2014 GSA Annual Meeting in Vancouver, British Columbia (19–22 October 2014)

Paper No. 43-4
Presentation Time: 9:45 AM


THATCHER, Diana L.1, WANAMAKER Jr., Alan D.2, DENNISTON, Rhawn F.3, ASMEROM, Yemane4 and POLYAK, Victor J.4, (1)Department of Geological and Atmospheric Sciences, Iowa State University, 253 Science I, Ames, IA 50011, (2)Department of Geological and Atmospheric Sciences, Iowa State University, 253 Science I, Iowa State University, Ames, IA 50011, (3)Department of Geology, Cornell College, Mount Vernon, IA 52314, (4)Earth and Planetary Sciences, University of New Mexico, 221 Yale Blvd, Northrop Hall, Albuquerque, NM 87131, thatcher@iastate.edu

The Medieval Climate Anomaly (MCA) and the Little Ice Age (LIA) was a time of substantial climate variability in Europe. Changes in precipitation patterns and amounts between these two periods are evident in stalagmites and other precipitation proxy records. For example, a multiproxy record developed by Trouet et al. (2009) from Scotland and Morocco suggests that there was a major reorganization in the winter North Atlantic Oscillation (wNAO) around AD 1420, roughly coincident with the transition from the MCA into the LIA. The wNAO, defined as the sea level pressure difference between Iceland and Lisbon for the months of December through March, is the primary mode of atmospheric variability in the North Atlantic sector. The climatic effects in Europe and the North Atlantic region associated with the wNAO mode include modulation of precipitation patterns, storm tracks, air temperatures, and regional ocean circulation. Trouet et al. (2009) also concluded that the wNAO was in a persistently positive mode during Medieval times. Hence, some regions in Europe, including the Iberian Peninsula, may have experienced persistently dry conditions during the MCA.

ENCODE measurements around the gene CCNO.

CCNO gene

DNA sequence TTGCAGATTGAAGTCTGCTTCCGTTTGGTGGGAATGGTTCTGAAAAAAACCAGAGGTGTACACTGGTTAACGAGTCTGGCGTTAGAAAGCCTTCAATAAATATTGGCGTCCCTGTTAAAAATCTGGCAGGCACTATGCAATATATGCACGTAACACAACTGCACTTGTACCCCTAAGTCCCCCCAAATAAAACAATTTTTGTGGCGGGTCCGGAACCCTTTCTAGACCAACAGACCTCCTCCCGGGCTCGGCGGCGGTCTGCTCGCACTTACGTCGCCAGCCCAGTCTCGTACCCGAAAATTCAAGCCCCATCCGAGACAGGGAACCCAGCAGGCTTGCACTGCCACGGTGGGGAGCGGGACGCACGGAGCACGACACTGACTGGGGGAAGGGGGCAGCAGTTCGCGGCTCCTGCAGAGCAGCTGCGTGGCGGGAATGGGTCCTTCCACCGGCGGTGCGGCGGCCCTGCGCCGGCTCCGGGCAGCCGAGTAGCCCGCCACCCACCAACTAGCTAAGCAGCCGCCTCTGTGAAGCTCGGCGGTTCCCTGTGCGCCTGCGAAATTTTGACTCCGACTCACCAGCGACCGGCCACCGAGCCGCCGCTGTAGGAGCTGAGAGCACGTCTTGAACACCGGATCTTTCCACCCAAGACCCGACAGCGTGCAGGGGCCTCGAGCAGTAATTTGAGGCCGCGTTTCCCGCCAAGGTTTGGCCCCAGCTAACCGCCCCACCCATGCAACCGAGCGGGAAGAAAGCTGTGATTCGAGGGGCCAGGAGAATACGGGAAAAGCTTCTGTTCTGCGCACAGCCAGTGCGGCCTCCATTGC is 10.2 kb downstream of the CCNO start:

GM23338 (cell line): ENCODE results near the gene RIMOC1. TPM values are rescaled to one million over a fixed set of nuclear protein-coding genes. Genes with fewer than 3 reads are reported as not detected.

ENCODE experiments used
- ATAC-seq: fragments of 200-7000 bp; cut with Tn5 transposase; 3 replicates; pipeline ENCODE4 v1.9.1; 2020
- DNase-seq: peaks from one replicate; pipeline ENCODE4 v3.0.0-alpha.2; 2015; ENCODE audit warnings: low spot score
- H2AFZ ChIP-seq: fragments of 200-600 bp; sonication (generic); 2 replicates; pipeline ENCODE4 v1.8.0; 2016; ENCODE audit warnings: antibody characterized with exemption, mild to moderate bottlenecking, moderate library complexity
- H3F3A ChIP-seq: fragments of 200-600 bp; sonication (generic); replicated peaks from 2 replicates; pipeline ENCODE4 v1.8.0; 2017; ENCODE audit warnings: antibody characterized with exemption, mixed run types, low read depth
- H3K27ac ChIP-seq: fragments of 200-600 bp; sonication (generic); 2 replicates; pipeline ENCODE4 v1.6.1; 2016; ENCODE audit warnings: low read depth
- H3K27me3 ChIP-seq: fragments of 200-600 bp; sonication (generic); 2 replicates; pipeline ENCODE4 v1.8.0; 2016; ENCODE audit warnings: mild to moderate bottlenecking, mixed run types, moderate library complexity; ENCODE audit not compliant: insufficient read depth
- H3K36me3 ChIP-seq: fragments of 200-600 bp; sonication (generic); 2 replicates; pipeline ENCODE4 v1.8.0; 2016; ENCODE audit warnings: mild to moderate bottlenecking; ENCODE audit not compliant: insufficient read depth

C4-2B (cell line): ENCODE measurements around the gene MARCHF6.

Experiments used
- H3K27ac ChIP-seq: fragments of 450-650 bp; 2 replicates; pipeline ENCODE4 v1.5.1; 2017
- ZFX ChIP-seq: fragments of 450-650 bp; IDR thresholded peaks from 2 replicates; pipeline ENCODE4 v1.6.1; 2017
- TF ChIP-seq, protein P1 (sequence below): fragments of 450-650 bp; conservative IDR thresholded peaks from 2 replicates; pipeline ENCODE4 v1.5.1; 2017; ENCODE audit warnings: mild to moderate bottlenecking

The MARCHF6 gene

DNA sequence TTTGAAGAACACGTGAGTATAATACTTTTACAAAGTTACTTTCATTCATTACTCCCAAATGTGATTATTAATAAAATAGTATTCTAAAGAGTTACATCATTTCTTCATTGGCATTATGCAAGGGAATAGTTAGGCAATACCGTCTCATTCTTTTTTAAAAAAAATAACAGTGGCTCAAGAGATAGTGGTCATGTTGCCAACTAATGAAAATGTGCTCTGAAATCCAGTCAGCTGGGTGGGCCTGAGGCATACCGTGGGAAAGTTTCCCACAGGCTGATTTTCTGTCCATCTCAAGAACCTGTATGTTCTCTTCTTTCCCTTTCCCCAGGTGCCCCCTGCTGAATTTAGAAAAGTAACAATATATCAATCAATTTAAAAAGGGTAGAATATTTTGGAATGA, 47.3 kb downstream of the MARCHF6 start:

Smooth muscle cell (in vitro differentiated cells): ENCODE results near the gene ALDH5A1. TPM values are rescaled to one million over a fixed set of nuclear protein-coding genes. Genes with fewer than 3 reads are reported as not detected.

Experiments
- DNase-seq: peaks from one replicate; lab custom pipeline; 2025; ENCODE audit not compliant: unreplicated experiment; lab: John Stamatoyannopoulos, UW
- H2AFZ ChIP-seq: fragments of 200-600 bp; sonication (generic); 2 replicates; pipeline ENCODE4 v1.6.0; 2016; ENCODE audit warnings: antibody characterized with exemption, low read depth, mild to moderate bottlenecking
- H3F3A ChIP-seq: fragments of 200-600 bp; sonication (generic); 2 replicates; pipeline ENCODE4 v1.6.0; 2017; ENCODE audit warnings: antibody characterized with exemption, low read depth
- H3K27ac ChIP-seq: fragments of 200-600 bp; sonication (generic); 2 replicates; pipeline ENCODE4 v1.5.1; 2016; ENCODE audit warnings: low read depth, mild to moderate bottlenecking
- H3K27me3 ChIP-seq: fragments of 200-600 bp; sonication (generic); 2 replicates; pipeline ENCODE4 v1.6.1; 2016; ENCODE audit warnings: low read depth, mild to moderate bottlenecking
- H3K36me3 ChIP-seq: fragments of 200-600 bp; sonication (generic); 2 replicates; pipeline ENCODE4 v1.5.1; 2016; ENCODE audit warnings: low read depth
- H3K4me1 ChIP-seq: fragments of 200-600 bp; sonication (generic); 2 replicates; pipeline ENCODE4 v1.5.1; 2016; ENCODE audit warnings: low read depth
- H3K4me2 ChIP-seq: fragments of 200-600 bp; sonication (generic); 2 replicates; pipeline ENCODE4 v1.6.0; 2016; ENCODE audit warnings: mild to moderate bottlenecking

This project utilizes multiple actively growing, precipitation-sensitive stalagmites collected from Buraca Gloriosa, a cave in central Portugal, which is located within the high-pressure belt of the wNAO system (~100 km from Lisbon). This provides the opportunity to further evaluate the hydroclimate during the MCA and the LIA intervals. These new records will complement other proxy data and allow us to develop a more robust understanding of the wNAO system during the late Holocene.

The Buraca Gloriosa cave is instrumented inside and out yielding relative humidity, temperature, and pressure data. Additionally, a dripcounter was installed to quantify infiltration rates. Inside the cave, temperature, pressure, and relative humidity (at or near 100%) change very little throughout the year. Uranium-Thorium disequilibrium methods provide a precise age model for the stalagmites. Stable oxygen and carbon isotopic ratios from microsampled stalagmite carbonate suggest that a large shift in hydroclimate occurred within the early MCA (ca. AD 1000) at this location, which was followed by a less pronounced change in hydroclimate around AD 1400 possibly related to the wNAO.